April 5, 2020
By Grant Lindsley
Working Out in Isolation
On the drive up to Empire’s last practice, Beau Kittredge mentioned a video game. Plague Inc, it was called. In it, players design pathogens in an attempt to destroy the world.
It’s hard, though, because humans are clever. If the virus is too dramatic or deadly, people notice quickly and rush to respond. To counter humanity’s efforts, players can purchase various effects: new symptoms, drug resistance, additional means of transmission.
Seems kind of morbid, I thought at the time.
More than a week into self-quarantine, I downloaded the game myself.
I wanted to see if there was an effect that allowed carriers to hide symptoms for up to two weeks. There isn’t. It would be a cheat code. But that’s what we’re up against IRL. In the absence of a coronavirus vaccine and the scarcity of testing, the best way to help each other is to stay away from each other.
At first, I was kind of excited. Much is lost during this crisis – to say nothing of life and livelihood. To those experiencing loss primarily as isolation, I offer an idea. Lean into it.
That doesn’t mean you have to meditate for two hours a day. But it is strange how I can look ahead to today’s schedule and think, Meditate for two hours? No way. Maybe 15 minutes. But then I look back to yesterday, and I can’t say what exactly I accomplished; the only two-hour block I would not happily trade for meditation were the ones I spent watching Frozen 2 in bed with my wife. What a masterpiece.
If you’re an athlete, consider the opportunity isolation presents. Think of the mind like it’s a muscle and isolation as the gym.
I like to think I’ve strengthened my own mind, but if I’ve learned anything from that work, it’s that fitness requires upkeep and that right now, I’m out of shape. It doesn’t matter that I lived in a monastery six years ago meditating for many hours each day. At present, I spend much more time training body than mind, which is about as intelligent as training the left side of the body but not the right.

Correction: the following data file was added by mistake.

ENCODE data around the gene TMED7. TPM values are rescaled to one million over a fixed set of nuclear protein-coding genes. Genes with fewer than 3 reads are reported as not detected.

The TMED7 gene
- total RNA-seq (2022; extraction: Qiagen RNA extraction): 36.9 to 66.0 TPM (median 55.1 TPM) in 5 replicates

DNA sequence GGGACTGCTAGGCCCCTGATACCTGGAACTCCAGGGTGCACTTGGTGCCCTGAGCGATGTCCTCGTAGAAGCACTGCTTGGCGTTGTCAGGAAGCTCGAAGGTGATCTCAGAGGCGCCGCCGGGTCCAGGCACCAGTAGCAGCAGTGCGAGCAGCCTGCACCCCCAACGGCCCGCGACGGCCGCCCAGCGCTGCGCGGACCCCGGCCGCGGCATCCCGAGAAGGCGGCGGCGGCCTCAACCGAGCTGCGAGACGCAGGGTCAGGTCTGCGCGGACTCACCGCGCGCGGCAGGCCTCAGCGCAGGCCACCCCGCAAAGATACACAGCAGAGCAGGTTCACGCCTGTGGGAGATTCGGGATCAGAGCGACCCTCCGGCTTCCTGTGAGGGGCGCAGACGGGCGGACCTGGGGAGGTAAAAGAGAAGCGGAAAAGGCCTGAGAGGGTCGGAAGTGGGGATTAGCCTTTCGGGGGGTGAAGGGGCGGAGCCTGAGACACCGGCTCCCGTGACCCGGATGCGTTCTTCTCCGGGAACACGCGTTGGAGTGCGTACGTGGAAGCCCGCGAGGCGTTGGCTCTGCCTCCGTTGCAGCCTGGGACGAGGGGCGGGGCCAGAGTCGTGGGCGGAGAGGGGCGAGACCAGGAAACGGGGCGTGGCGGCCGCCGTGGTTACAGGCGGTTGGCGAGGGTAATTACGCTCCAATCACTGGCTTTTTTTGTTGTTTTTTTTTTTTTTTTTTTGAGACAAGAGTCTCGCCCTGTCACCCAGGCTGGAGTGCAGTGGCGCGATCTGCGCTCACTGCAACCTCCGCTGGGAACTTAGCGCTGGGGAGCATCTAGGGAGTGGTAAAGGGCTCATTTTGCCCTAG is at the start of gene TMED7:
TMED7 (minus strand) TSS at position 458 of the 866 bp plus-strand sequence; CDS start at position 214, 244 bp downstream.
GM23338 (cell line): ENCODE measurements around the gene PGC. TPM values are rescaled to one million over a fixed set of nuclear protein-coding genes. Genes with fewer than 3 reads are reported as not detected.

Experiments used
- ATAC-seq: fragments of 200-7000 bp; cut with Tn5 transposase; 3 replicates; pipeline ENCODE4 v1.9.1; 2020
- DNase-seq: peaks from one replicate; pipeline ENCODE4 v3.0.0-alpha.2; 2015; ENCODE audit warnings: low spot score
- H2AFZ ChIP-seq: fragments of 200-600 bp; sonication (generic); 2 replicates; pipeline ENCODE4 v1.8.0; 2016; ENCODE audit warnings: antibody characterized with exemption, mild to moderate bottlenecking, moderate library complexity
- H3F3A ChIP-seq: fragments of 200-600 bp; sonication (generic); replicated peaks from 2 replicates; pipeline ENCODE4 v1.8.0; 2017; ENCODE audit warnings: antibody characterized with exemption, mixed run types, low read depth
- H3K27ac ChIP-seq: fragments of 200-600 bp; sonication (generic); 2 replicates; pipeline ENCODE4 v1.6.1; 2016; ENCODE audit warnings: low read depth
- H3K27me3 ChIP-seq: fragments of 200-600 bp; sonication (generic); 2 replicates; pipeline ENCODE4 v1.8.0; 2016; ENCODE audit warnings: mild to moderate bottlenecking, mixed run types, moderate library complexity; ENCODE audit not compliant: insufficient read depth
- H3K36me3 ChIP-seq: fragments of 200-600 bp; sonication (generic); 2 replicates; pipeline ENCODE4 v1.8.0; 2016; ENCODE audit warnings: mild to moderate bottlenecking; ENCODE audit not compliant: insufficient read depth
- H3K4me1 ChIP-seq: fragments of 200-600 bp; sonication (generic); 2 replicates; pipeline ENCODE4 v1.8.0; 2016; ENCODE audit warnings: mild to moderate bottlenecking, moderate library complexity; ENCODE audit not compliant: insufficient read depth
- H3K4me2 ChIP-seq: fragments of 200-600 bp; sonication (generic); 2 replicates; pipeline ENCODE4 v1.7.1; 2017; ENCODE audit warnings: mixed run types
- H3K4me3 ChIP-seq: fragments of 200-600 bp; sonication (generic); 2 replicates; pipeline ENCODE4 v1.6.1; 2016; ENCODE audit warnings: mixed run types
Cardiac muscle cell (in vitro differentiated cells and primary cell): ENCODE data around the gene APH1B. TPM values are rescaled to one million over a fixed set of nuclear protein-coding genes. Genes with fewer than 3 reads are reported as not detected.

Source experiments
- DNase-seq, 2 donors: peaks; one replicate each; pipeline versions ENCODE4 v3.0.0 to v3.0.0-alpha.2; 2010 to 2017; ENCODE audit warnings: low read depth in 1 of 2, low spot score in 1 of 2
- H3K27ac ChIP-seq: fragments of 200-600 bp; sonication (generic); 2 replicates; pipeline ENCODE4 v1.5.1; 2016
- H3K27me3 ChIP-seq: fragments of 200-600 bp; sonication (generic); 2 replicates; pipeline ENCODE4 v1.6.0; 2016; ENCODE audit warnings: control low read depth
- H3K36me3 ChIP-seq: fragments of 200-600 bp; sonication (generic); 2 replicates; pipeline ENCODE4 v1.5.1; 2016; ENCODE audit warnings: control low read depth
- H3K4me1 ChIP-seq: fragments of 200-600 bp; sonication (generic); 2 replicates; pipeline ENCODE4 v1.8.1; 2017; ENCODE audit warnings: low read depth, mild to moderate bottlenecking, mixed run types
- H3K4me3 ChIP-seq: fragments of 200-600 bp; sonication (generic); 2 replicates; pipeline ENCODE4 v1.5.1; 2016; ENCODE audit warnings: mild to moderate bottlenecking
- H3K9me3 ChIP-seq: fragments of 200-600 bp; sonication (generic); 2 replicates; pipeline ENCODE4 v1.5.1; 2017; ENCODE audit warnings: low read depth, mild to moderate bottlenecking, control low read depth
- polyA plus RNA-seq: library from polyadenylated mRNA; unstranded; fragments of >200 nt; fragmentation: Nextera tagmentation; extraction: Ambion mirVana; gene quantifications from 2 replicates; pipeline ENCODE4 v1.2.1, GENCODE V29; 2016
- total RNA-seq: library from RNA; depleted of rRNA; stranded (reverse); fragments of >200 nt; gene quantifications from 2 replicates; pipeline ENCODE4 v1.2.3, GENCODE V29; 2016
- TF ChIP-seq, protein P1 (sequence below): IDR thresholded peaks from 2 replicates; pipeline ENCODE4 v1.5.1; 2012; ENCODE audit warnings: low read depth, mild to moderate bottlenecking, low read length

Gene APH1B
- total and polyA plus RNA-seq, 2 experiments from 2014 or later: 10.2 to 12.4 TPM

So, as the grim reality of April sets in, I’m trying to dive into solitude on my terms. I’m working out in silence. Why not try it? You’re already alone, swinging that kettlebell that just arrived from Amazon. Take it a step further. If there’s street noise, pop in some foam ear plugs or noise-cancelling headphones purely to cancel noise. Use the new headspace to monitor the movements of your mind the same way you monitor the sensations in your glutes. Maybe give meditation a try. I get the hesitation: it can feel like an awful reminder that you’re trapped in your apartment. But it can also help make peace with that fact. A little.
Besides, you might be surprised to see where the mind goes: habits of thinking you weren’t aware of, physical correlates to emotional experiences.
For example, when I work out in silence, I find myself rehearsing huddle speeches I’ll never give. Or I’ll notice a feeling and its corresponding physical effects: anxiety, when I map it onto the body, manifests as a slight tightness in the chest and shallow breathing. Observing the effect then opens a new way of dealing with it: long, slow breathing. It’s a strategy that’s so simple, I continue to be surprised that it works. By building a road from mind to body, it can become a two-way street.
All this might seem irrelevant to on-field performance. But it isn’t. Watching the mind is a way to improve attention, and the best players at the top levels are not just the best athletes. They’re the ones who can maintain focus on the right things more often than everyone else. They can screen out distractions (external and internal) and pay attention instead to what’s important: their footwork, positioning, the shifting spaces on the field, the potential sequences that can occur in each space based on the strengths and weaknesses of other players.
Sustained attention enables constant repositioning, and small adjustments are often the difference between making a play and almost making one. A lot of players are athletic enough to get a block or make an effective cut, but fewer can put themselves into position to do so.
Much can be gained in quarantine. So why not experiment? See if you can make a friend of isolation. I mean, do it if you want. Or play videogames and explore your new Disney+ account. No judgment. I’m just saying: the days are long. You might be able to do both.